Photo by Keith Larson
“Looking back, the trial was extremely beneficial,” Cenovus Energy’s Riley Pashniak explained how the company unified operations across four of its sites in an Integrated Control Center before bringing in the other eight.

Cenovus Energy unifies operations with integrated control center

Nov. 21, 2022
Company unified operations across four of its sites in an ICC before bringing in the other eight.

Cenovus Energy is Canada’s third-largest oil and natural gas producer and its second-largest refiner. With 12 heavy oil thermal facilities and more than 100,000 barrels per day of production, the company has a lot to manage. Add to that the vast distances its staff needs to traverse to maintain operations among facilities, and it all makes for needed change and opportunities for operational improvements.

“Operators hate two things. They hate change, and they hate when things don’t change fast enough,” quipped Don Sherwick, superintendent of operation for Cenovus Energy, who along with several other company leaders was on hand to tell Cenovus’ story of how it addressed its need for an integrated control center during Rockwell Automation’s Process Solutions User Group conference and Automation Fair 2022 meeting in Chicago.

The Integrated Control Center (ICC) is at the heart of the company’s improvements, and it is designed to make its vast operations across a wide swath of western Canada function more seamlessly and productively. The ICC sits approximately 150 km from each site. Although representing a change in operations, Sherwick said the ICC was very much welcomed by operators at Cenovus oil and gas assets.

Cenovus’ Riley Pashniak, senior automation specialist, pointed out several reasons why the ICC needed to be built. For starters, they wanted to turn good operations into great operations. The ICC is designed to give operations managers better tools to work with, and to improve processes. The ICC divvies up responsibility among operators, with each managing about 7,500 I/O. The ICC project also improved human-machine interface (HMI) and radio communications among its facilities. In addition, Pashniak said, the ICC gives the company much-needed agility, a recurring theme throughout the PSUG and Automation Fair sessions. Agility in processes was often cited as a main need in today’s fast-changing world of stakeholder expectations.

The ICC is designed for centralized process data, including historian and visualization functions. It also sets Cenovus energy up for Industry 4.0 opportunities.

One of the biggest benefits the ICC brings is unified operations. That means all its facilities can participate in data-based decision-making and apply best practices from one facility to another.

Given that the company largely operates in Saskatchewan, Alberta and the Northwest Territory in western Canada, travel from facility to facility among its staff can be unproductive. The ICC creates opportunities for remote maintenance and reduced operational inefficiencies. “It also closes a divide between urban and rural workers,” Pashniak said.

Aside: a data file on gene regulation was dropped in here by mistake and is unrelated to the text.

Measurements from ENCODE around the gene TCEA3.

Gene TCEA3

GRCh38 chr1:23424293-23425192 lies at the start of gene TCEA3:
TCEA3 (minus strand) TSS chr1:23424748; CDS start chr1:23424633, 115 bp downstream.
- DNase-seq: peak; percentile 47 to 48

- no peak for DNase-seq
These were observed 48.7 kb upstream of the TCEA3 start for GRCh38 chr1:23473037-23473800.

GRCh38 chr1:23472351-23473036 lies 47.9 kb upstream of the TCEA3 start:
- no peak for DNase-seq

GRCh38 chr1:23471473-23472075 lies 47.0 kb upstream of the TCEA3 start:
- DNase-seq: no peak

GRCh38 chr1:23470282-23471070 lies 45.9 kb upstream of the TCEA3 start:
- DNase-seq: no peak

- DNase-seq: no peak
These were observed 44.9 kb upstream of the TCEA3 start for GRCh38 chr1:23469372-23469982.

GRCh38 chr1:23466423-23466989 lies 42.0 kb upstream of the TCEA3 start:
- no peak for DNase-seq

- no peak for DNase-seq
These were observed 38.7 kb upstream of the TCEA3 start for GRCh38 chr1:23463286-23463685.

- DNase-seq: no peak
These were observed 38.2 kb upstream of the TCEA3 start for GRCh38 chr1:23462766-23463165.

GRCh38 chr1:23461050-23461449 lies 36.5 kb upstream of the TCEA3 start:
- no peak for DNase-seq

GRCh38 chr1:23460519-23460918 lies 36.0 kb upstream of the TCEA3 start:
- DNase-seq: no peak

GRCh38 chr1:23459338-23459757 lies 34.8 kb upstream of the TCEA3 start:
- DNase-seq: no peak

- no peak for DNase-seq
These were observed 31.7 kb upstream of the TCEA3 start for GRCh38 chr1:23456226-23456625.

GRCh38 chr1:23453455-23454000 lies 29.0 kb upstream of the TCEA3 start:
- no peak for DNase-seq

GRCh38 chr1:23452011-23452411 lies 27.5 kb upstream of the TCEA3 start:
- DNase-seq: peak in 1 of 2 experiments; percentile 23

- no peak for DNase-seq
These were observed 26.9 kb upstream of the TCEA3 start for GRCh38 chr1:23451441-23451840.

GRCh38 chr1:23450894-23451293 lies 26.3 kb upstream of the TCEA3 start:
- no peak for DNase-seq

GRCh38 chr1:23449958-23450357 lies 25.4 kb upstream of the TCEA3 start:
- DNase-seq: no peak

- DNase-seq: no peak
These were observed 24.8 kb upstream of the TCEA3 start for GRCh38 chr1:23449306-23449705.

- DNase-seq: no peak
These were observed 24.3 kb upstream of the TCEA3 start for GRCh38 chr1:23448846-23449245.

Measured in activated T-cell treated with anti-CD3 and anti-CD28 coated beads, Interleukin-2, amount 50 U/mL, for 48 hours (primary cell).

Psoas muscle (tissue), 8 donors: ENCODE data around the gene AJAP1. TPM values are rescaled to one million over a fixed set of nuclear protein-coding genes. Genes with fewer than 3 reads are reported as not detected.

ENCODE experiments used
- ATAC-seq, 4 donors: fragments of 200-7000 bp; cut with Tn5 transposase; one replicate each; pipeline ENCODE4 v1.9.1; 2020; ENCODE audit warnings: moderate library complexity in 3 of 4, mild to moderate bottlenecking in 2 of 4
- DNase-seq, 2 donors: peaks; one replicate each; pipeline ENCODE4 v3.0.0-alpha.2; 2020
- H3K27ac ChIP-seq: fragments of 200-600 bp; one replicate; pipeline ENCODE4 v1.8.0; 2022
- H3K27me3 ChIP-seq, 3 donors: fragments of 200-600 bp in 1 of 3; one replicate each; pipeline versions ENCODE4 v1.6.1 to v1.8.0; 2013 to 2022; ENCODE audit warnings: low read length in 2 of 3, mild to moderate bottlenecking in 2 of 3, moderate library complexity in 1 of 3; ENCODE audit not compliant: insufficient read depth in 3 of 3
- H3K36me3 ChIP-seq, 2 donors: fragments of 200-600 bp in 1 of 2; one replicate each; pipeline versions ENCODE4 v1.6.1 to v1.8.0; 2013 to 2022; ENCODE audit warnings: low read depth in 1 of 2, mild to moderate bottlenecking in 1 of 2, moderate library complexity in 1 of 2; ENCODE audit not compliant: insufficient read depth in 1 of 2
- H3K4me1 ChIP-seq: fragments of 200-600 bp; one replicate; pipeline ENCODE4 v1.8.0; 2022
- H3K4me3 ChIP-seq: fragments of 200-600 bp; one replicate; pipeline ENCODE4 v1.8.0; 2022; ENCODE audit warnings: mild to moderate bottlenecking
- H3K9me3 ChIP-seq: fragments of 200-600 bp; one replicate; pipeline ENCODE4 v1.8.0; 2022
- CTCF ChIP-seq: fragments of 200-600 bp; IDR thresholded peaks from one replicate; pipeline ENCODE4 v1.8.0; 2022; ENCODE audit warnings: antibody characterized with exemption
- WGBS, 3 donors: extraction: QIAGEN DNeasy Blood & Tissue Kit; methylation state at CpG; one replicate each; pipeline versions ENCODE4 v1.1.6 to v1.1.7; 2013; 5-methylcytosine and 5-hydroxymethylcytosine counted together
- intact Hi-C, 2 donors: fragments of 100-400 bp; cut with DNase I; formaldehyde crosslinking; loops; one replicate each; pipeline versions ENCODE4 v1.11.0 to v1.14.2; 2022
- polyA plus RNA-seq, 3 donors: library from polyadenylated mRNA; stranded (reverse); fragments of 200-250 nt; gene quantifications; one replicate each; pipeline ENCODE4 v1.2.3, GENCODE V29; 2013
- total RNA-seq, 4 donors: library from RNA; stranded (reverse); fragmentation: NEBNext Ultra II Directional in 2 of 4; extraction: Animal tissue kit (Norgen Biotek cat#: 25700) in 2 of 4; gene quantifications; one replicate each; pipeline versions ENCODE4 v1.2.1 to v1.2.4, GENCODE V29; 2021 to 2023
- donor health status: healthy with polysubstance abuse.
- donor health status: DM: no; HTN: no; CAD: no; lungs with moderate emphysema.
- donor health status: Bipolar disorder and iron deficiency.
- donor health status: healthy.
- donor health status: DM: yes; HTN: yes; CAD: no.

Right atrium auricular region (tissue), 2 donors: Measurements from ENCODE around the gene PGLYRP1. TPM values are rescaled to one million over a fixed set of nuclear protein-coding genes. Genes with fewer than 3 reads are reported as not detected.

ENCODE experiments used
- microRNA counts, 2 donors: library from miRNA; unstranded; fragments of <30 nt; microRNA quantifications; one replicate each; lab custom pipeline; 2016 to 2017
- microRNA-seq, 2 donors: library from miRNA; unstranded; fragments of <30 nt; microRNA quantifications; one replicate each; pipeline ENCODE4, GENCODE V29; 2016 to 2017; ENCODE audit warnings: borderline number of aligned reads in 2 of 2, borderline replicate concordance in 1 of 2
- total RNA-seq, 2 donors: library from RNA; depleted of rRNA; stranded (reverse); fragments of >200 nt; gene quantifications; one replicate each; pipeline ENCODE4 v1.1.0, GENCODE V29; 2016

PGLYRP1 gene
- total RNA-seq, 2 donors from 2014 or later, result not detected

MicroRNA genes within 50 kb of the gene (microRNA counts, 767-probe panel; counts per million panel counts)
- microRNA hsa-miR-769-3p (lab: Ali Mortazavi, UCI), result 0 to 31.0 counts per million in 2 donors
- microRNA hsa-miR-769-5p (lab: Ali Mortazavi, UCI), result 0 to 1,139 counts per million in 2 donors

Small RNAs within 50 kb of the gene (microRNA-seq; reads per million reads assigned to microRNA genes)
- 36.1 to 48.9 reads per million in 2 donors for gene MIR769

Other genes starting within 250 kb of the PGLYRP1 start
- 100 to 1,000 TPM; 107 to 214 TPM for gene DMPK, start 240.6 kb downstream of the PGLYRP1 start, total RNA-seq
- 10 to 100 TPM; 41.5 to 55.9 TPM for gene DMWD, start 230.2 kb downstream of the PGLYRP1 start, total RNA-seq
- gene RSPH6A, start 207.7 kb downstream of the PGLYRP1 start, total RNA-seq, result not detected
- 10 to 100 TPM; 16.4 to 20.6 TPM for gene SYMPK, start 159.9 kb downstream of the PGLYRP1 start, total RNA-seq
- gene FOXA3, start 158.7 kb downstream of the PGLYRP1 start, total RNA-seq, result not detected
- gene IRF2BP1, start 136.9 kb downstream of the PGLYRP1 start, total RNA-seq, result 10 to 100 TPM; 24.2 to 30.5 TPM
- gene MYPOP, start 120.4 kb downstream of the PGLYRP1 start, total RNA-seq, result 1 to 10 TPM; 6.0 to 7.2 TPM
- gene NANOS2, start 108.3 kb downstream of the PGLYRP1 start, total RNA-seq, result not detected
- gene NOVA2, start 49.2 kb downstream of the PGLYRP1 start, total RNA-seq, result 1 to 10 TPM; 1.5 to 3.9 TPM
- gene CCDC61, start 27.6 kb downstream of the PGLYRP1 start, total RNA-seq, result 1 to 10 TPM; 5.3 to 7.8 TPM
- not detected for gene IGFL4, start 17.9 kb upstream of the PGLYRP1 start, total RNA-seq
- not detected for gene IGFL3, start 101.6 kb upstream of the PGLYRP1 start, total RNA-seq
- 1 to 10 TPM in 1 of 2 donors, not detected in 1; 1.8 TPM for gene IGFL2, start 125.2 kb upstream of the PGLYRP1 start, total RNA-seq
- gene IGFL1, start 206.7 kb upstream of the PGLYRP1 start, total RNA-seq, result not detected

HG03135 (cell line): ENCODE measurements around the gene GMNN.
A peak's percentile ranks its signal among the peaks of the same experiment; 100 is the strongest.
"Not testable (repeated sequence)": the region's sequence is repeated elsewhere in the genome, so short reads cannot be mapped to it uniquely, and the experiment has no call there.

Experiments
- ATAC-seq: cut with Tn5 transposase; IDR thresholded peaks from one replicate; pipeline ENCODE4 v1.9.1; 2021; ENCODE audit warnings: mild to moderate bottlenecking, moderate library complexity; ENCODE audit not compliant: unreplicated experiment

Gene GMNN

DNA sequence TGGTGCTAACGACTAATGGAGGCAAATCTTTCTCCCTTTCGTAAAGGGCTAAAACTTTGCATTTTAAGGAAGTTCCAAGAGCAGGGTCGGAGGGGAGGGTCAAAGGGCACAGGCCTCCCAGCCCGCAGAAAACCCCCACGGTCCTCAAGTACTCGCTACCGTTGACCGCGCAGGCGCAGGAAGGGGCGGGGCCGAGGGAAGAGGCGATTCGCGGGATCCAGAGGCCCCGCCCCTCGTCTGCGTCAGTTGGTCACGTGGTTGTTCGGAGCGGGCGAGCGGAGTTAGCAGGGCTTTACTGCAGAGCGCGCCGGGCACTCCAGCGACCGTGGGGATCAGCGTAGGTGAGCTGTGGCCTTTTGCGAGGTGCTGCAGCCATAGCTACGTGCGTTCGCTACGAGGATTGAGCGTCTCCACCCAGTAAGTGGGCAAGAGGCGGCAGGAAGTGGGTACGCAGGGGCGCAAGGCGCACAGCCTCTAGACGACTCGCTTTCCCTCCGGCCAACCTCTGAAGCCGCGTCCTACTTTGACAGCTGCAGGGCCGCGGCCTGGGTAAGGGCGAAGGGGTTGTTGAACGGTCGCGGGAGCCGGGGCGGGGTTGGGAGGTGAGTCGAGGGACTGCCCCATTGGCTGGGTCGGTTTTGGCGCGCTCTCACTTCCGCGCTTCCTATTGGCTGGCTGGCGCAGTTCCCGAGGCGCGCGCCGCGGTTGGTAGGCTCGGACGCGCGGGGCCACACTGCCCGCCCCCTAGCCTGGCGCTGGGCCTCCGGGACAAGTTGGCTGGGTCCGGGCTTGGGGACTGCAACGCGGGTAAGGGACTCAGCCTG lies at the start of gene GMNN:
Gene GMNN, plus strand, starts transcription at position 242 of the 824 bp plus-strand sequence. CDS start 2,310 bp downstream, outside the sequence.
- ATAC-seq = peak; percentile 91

Located in Lloydminster, Alberta, The ICC serves 12 thermal facilities in places such as Sandall, Bolney and Edam in Saskatchewan. It also serves a raw water network stretching from the far west back into Saskatchewan. The company worked with Apex Automation, a systems integrator with operations across western Canada.

“I would say 15 years ago we were more experienced on proprietary and serial networks,” said Levi Hastman, system integrator, Apex Automation. “As control systems evolved and everything started going EtherNet/IP, system integrators started learning more about various technologies.”

The ICC is loaded with technology. Cenovus and Apex worked with various technologies and technology partners including ThinManager and VersaView from Rockwell Automation, and offerings from TRBOnet, Voicemeeter, Stratus, Dell, Logitech and Motorola, to name a few. At the center of its technology is its radios, networks, audio and peripherals.

“High performance standards and radio communications was a big part,” Pashniak said of their selection of technology. “Operator experience in our case was very critical.”

He pointed to the Logitech Easy-Switch software and multiple monitor functionality as key technologies in the layout of the ICC. The software allows multiple computing devices to be controlled by a single mouse and keyboard. The operator simply selects a preconfigured button to toggle among devices.

During an initial trial across four facilities, the company had a chance to find out what challenges it would face before rolling out the capabilities across the full fleet of assets. “Looking back, the trial was extremely beneficial,” Pashniak said. From there, the ICC created smoother operations across all its facilities—and a smoother ride into the future. 

About the Author

Len Vermillion | Editor in Chief

Len Vermillion is editor-in-chief of Control. 

Sponsored Recommendations

Measurement instrumentation for improving hydrogen storage and transport

Hydrogen provides a decarbonization opportunity. Learn more about maximizing the potential of hydrogen.

Get Hands-On Training in Emerson's Interactive Plant Environment

Enhance the training experience and increase retention by training hands-on in Emerson's Interactive Plant Environment. Build skills here so you have them where and when it matters...

Learn About: Micro Motion™ 4700 Config I/O Coriolis Transmitter

An Advanced Transmitter that Expands Connectivity

Learn about: Micro Motion G-Series Coriolis Flow and Density Meters

The Micro Motion G-Series is designed to help you access the benefits of Coriolis technology even when available space is limited.